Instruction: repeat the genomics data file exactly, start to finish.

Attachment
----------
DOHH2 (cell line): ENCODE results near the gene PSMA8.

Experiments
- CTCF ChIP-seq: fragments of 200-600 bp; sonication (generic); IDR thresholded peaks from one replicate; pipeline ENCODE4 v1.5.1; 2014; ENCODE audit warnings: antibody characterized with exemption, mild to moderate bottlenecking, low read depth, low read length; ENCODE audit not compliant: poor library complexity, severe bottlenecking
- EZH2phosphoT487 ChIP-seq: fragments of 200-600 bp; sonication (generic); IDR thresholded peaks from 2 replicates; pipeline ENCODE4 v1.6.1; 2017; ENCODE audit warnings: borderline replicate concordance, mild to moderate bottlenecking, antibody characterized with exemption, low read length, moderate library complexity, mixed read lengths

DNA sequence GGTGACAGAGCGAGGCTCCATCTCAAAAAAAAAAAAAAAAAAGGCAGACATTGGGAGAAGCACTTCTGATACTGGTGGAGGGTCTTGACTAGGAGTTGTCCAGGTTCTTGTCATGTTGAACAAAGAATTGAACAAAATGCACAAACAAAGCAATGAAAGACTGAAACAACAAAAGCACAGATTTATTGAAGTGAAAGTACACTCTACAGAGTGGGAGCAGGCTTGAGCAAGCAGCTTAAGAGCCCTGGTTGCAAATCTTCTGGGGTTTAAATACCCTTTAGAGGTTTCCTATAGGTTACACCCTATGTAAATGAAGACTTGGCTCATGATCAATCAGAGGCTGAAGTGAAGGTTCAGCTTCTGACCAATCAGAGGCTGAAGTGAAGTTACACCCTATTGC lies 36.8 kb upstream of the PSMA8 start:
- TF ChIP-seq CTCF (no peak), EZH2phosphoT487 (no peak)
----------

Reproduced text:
DOHH2 (cell line): ENCODE results near the gene PSMA8.

Experiments
- CTCF ChIP-seq: fragments of 200-600 bp; sonication (generic); IDR thresholded peaks from one replicate; pipeline ENCODE4 v1.5.1; 2014; ENCODE audit warnings: antibody characterized with exemption, mild to moderate bottlenecking, low read depth, low read length; ENCODE audit not compliant: poor library complexity, severe bottlenecking
- EZH2phosphoT487 ChIP-seq: fragments of 200-600 bp; sonication (generic); IDR thresholded peaks from 2 replicates; pipeline ENCODE4 v1.6.1; 2017; ENCODE audit warnings: borderline replicate concordance, mild to moderate bottlenecking, antibody characterized with exemption, low read length, moderate library complexity, mixed read lengths

DNA sequence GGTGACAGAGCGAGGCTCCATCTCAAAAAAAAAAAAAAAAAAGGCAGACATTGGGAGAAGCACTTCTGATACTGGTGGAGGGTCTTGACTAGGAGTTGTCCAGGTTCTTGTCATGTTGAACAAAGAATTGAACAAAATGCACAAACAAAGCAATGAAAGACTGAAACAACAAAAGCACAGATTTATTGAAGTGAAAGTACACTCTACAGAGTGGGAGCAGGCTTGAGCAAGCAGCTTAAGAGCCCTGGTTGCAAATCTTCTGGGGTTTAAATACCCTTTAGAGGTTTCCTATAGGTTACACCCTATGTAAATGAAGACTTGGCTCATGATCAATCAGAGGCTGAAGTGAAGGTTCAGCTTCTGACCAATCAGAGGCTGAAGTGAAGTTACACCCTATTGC lies 36.8 kb upstream of the PSMA8 start:
- TF ChIP-seq CTCF (no peak), EZH2phosphoT487 (no peak)